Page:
Whether you want to buy or sell your online business, it is essential to first figure out its value. However, valuing your online business is not necessarily a straightforward process.
The key to estimating the realistic value of any online business hinges on some factors like understanding consumers and the market, alongside some other evaluation factors that are typically applied to traditional businesses.
Here are the methods:
Consumer and Market Research
When estimating the value of an online business, you should have a thorough analysis of consumer behavior and market trends. Online customers are fickle, so this approach requires ongoing research.
Don’t forget, something that was in the spotlight years ago may no longer fascinate users today. This makes it essential to watch out for mistakes, as they could be costly.
As a result, conducting top-quality research cannot be emphasized enough when you’re buying or selling an online business. You need to be able to answer basic questions like:
- What do you see trending in the future?
- Are the predicted growths feasible?
- Are there any threats from the competition?
- Will it be easy to convert visitors into customers?
Valuation Factors for Traditional Means
Here are some other factors to consider when estimating the value of an online business:
- Asset Valuation:
If your online business is in eCommerce, the main things you need to account for are your stock, equipment, and warehouse, which shouldn’t be too difficult.
However, getting the value of your other online business assets may prove challenging. For instance, it will be hard to determine the worth of factors such as the importance of reputation, product or service quality, customer database, etc. Determining the asset valuation is often a matter of assessing financial factors like the intensity of sales and projected position of the firm within the industry.
- Financial Performance
One also needs to explore the performance of such businesses over the years in terms of things like cash flow and net profit.
A good approach is the price/earnings ratio, in which the firm is valued at a recognized multiple of the net profit. Any successful online business will typically sell for around twice the annual net profit.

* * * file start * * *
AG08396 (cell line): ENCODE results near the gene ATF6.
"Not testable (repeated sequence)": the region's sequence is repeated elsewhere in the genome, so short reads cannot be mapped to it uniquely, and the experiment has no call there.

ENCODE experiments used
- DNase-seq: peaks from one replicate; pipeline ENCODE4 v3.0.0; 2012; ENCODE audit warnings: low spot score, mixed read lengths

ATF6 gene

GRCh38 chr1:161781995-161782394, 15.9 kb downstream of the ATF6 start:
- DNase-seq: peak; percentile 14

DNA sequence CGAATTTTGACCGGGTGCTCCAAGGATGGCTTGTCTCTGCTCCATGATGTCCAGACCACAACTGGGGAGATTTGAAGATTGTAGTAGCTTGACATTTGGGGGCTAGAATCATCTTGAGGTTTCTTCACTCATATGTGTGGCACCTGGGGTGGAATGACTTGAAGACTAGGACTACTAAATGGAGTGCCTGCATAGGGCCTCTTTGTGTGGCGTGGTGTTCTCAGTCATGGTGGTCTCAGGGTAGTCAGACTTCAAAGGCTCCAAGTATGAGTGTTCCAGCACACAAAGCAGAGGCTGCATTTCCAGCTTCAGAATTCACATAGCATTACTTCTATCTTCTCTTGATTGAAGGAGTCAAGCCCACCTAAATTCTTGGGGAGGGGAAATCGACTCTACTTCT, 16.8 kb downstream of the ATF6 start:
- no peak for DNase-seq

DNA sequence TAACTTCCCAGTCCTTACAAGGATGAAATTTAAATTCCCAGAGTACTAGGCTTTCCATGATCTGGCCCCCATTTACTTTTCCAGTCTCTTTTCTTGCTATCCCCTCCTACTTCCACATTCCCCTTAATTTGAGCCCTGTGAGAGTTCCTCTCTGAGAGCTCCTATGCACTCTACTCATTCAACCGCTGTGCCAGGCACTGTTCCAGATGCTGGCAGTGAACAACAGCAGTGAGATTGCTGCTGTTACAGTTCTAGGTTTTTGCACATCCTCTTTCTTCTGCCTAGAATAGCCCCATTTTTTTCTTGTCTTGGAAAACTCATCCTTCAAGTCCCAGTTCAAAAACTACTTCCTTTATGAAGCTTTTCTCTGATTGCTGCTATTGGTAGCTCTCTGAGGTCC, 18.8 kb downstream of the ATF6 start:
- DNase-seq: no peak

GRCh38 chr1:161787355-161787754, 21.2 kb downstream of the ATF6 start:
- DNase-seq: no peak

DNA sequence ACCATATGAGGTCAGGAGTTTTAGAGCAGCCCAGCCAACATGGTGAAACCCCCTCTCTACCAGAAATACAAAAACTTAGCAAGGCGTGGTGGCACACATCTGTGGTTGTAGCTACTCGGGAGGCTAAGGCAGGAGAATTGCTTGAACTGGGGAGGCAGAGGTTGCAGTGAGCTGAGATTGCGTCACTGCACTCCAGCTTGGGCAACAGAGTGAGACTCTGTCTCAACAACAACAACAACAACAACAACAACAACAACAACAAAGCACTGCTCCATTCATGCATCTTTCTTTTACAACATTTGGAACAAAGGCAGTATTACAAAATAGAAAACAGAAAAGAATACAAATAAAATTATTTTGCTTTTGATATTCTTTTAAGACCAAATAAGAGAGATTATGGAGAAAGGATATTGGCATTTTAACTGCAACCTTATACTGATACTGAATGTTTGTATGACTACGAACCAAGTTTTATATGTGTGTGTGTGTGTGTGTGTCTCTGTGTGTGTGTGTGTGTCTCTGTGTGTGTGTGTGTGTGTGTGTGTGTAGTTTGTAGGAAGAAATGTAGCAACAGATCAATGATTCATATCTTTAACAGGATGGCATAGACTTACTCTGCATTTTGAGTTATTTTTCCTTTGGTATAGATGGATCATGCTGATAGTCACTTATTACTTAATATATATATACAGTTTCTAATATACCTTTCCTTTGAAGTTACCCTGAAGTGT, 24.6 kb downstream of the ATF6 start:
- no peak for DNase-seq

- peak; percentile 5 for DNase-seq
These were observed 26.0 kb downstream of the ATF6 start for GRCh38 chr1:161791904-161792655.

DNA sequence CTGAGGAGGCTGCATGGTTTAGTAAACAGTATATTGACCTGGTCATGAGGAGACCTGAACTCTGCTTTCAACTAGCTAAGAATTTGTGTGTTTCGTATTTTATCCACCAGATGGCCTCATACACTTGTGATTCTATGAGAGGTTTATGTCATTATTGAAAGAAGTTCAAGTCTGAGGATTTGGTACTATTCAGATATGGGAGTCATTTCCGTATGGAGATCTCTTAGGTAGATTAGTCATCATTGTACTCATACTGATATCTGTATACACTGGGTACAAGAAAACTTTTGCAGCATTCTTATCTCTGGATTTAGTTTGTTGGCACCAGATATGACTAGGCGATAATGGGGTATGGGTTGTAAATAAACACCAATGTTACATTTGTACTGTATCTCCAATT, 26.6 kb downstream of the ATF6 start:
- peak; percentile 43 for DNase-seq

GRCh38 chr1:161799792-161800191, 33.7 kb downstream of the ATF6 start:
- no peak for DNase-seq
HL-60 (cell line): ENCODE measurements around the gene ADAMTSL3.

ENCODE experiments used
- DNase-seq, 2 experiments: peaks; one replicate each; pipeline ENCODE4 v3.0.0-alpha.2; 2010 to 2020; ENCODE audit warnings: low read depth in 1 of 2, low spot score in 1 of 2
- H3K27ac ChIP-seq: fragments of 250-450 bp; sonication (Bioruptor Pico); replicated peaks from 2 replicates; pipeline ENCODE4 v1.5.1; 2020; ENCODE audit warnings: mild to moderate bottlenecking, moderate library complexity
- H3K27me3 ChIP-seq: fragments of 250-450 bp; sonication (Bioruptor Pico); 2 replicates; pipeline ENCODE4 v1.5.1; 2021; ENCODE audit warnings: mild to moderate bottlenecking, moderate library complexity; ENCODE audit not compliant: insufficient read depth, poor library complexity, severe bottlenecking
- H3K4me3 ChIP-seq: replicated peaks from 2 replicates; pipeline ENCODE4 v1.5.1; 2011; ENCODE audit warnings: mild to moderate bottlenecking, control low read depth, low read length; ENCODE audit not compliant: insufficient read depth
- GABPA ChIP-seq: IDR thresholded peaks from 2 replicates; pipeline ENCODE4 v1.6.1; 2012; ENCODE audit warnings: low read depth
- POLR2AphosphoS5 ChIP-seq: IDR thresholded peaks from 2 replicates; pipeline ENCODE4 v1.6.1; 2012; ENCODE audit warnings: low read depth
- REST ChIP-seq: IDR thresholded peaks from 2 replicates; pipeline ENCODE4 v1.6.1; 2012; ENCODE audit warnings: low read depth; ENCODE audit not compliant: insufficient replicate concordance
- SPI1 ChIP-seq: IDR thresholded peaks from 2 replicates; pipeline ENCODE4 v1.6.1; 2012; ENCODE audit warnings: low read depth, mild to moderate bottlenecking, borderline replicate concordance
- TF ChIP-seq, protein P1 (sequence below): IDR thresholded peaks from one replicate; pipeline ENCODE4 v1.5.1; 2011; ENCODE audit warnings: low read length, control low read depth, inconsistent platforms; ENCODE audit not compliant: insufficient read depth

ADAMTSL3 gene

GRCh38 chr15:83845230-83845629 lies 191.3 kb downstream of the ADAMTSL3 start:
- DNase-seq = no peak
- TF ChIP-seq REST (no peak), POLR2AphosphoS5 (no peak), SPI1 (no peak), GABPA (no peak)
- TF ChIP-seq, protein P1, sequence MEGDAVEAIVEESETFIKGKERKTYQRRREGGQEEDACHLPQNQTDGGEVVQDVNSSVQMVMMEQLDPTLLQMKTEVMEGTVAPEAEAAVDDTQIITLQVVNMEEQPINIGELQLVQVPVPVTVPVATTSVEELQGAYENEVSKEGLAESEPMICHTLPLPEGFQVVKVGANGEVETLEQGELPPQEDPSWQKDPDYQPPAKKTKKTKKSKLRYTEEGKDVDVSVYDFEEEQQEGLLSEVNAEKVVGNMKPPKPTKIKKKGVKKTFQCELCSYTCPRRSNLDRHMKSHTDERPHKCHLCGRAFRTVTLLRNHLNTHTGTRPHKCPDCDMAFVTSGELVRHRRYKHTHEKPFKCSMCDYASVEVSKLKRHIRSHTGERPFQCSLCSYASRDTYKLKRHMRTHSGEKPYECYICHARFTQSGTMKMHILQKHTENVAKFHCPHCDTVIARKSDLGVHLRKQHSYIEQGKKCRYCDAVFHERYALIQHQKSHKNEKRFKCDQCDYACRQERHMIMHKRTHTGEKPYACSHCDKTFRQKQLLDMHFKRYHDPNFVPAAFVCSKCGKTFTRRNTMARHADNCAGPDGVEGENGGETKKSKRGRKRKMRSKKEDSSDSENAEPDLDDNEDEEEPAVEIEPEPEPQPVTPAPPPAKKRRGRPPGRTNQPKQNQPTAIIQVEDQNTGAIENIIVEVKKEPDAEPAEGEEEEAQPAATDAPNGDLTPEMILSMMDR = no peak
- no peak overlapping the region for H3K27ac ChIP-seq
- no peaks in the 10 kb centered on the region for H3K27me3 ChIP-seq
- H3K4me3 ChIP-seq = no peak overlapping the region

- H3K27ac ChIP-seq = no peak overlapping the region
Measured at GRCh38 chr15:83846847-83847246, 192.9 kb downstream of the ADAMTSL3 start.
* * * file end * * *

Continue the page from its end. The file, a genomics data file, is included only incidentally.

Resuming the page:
For a new business with few assets, the discounted cash flow approach is often used to determine value. This involves estimating the future cash flow over a certain period of time while factoring in a discount to account for the time it will take to receive the projected cash.
- Entry Cost
For a young business without any accounts, the valuation approach might be used to estimate how much it would cost to start the business from scratch. However, this type of valuation approach does not account for the time and effort that were invested in order to get the company up and running.
- Personal Circumstances
What prompted the sale? An owner who needs quick cash due to relocation, illness or relationship problems may not realize or even care about the true value of their business.
Also, if the buyer has to borrow a large sum of money to foot the payment, the value of the business will take a hit.
- Operational Factors
Are the skills and knowledge of the business owner essential to the success of the business? Or are there established rules and trained workers that can help keep the business running even without the owner?
If the business can operate mainly without the owner’s input, the value will be high. This is also true of a scalable business.